Harvest season is right around the corner and according to the latest U.S. Drought Monitor, the majority of the state is in a severe drought or worse. These abnormally dry conditions could enhance the potential for combine and field fires this fall. Low relative humidity levels and high winds will further increase the risk of fires. Fires cause millions of dollars in property damage, including loss of machinery, crops, and time. Unfortunately, injuries to farm workers and firefighters may also occur.
Modern combines are powerful machines, which means they can produce excessive amounts of heat. All it takes to start a fire is a single high-temperature source in the engine area or an overheated bearing to ignite some dry plant material. While it’s impossible to remove the heat from the engine, hydraulics, and other hard-working systems, you can minimize the risk of fires by taking a few minutes and following these fire prevention steps and safety tips.
- Keep the machine clean, particularly around the engine and engine compartment. Use a high pressure washer or compressed air to remove caked-on oil, grease, and crop residue.
- Frequently check air filters, ensuring that they stay clean; either by blowing them out or replacing them. This will help the engine run cooler and more efficient.
- Check coolant and oil levels daily. Pay close attention to engine and hydrostatic pump parts as well.
- Check the pressurized oil supply line to the turbocharger for wear areas that rub and may start an oil leak.
- At the end of each day blow leaves, chaff and plant material from the engine area with either compressed air or a portable leaf blower. Waiting until the next morning to do this may be more difficult because of the dew.
- Remove plant materials wrapped on or near any bearings, belts, chains, or other moving parts.
- Examine the exhaust or any hot bearing surfaces. Repair leaking fuel or oil hoses, fittings or metal lines immediately.
- Inspect and clean ledges or recessed areas near fuel tanks and lines.
- Prior to refueling, turn the combine off and wait 15 minutes to reduce the risk of a spill volatilizing and igniting.
- Research from South Dakota State University suggests that if we have dry conditions and start experiencing wind speeds close to 30 mph and above, fires may be inevitable. During these periods producers should consider delaying harvest until evening hours when winds decrease or wait for precipitation. Higher humidity levels may also reduce the potential for field fires to spread.
- In case of fire, turn off the engine, get away from the machine, and call 911. Then attack with fire extinguishers if it is safe to do so. Try to fight from the “black," the area already burned. Attacking a fire from areas with combustibles (e.g. dry corn stalks) is much riskier. Always stay upwind of a fire to minimize the risk of exposure from smoke, heat, and possible flames.
- A fire can double in size in less than a minute. Burning embers blown downwind can easily spread a fire well beyond the control of your fire extinguishers in just seconds. So be aware of possible additional fires.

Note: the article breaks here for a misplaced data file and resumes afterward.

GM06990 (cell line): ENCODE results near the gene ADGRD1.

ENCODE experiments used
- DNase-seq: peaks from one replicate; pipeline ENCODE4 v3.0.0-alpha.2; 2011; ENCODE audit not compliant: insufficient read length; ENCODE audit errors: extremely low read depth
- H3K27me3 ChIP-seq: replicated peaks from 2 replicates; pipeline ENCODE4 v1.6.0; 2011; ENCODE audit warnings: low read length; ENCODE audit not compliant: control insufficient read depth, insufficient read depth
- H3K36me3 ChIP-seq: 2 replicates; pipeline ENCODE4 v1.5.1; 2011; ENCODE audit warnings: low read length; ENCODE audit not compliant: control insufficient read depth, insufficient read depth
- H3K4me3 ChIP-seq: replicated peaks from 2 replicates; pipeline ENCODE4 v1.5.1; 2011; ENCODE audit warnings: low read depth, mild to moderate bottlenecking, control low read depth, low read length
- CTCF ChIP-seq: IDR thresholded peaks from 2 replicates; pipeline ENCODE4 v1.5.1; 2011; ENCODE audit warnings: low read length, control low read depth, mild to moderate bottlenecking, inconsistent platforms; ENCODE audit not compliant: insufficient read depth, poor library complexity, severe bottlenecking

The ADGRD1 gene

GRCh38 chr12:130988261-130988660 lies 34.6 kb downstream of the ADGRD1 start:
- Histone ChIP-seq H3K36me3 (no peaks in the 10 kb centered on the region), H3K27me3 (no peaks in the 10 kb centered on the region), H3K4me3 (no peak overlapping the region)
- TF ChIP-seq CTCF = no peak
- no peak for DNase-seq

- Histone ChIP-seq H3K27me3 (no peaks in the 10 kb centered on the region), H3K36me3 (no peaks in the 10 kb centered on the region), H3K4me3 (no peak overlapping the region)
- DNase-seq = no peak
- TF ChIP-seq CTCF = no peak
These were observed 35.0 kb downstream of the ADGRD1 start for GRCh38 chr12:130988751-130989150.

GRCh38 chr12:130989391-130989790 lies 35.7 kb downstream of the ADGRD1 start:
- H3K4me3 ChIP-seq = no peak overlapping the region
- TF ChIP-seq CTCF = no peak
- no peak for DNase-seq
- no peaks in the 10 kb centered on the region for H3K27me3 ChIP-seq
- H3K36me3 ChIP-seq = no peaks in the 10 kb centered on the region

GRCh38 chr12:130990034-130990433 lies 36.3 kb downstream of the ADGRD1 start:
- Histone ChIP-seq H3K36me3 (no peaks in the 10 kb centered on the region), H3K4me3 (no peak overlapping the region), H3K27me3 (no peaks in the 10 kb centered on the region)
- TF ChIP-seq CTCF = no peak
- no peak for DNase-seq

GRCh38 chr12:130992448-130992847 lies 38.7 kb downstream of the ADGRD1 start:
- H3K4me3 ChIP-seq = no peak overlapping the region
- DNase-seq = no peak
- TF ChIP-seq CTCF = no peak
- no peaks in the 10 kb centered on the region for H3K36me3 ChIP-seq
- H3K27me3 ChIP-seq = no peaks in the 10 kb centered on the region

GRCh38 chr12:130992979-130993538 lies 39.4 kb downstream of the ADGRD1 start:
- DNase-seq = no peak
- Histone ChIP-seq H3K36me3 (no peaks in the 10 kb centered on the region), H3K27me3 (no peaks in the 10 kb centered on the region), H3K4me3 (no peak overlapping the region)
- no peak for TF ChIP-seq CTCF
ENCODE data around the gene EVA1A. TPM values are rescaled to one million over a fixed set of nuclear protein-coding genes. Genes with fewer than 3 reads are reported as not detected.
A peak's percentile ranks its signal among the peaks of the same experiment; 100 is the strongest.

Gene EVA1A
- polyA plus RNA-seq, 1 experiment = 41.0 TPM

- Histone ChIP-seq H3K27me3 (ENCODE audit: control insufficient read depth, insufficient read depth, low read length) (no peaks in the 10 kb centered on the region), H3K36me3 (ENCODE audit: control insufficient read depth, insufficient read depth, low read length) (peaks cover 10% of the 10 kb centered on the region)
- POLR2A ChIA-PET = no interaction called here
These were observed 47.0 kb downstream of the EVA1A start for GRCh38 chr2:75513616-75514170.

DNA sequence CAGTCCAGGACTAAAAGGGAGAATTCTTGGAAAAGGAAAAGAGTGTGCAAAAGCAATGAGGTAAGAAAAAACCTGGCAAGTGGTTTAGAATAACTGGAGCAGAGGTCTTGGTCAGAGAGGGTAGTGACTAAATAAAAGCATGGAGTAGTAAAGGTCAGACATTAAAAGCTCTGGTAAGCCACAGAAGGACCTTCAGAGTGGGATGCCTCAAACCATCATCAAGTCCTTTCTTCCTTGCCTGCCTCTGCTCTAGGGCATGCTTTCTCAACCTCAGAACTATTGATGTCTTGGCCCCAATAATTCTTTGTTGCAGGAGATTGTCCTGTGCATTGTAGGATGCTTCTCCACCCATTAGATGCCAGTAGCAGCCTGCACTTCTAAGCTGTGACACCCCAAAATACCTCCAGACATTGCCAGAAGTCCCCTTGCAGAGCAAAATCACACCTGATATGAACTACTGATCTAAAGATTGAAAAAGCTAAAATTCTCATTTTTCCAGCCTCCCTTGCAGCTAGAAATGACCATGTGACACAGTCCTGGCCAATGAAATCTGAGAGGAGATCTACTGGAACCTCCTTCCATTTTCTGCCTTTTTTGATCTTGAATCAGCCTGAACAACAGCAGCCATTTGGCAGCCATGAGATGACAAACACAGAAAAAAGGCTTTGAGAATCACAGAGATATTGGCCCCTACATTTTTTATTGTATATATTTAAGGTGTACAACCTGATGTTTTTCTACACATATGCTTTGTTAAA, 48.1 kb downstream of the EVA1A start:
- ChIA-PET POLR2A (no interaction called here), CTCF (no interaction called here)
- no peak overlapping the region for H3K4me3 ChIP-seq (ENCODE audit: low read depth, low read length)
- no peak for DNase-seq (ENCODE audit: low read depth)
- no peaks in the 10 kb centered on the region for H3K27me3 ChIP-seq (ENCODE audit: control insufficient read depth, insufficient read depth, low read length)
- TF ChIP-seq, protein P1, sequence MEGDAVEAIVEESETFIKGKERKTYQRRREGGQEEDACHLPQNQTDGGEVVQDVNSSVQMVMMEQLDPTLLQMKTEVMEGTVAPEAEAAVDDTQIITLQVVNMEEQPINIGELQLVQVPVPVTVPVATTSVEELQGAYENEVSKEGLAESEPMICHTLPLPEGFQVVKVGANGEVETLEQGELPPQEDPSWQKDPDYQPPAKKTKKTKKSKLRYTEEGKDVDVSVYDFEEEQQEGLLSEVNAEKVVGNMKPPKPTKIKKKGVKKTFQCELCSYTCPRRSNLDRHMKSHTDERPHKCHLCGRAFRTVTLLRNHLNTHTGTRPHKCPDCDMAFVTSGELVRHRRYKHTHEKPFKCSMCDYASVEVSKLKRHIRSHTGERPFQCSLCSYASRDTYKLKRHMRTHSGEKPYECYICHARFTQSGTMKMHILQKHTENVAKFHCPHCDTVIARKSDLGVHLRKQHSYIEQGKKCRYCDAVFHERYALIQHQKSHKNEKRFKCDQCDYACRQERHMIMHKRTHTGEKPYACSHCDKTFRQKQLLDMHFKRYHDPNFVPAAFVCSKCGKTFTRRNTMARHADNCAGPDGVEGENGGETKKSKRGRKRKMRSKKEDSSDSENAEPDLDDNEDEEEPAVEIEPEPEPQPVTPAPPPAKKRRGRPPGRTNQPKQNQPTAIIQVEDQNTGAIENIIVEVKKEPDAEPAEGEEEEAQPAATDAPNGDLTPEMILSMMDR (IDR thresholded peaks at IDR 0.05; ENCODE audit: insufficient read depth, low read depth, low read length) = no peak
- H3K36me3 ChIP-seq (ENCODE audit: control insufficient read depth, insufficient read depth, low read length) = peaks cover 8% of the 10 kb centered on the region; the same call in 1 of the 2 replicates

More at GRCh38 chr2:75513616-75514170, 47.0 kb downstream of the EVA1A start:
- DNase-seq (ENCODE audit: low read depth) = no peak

- It is recommended to have two ABC-rated fire extinguishers on hand: a smaller 10-pound unit in the cab and a larger 20-pound extinguisher at ground level on the combine. Keeping an extra fire extinguisher on other pieces of machinery or trucks that are out in the field is also a good idea.
- Invert the fire extinguisher once or twice during the season to ensure that machine vibrations don’t compact the powder inside.
- Keeping a shovel on the combine to throw dirt on a fire can also help.
- Create a list with the 911 addresses for each of your field locations prior to harvest and have them easily accessible to family members and farm employees. Many fire departments are equipped with GPS equipment or mobile apps to assist in directing them to incidents. When a fire is called in with a 911 address, dispatch can more readily identify the incident location and relay this information to the fire department. This can save precious time as some fields may be in remote locations.
Create an Emergency Plan:
Fires can start from plant materials that may have been smoldering unnoticed for 30 minutes or more. The ignition source for field fires may have been the earlier passing of a truck, tractor, or combine. Flames may not be apparent until additional oxygen is supplied, perhaps by a gust of wind. Harvest crews and neighbors may want to discuss a plan for emergency tillage of a firebreak should that option become advisable. The goal of creating a firebreak with a tillage pass; is to stop an out-of-control fire from spreading. It creates an area that won’t fuel the fire, so the fire will eventually burn itself out. Additional information on creating a firebreak using tillage can be found in this ICM Article from 2021.
Keep in mind that personal safety is far more important than property loss. Attempting to fight a fire should only happen after calling 911 and determining that it’s safe to do so. Fire prevention is possible; it just requires some regular maintenance and keeping equipment clean.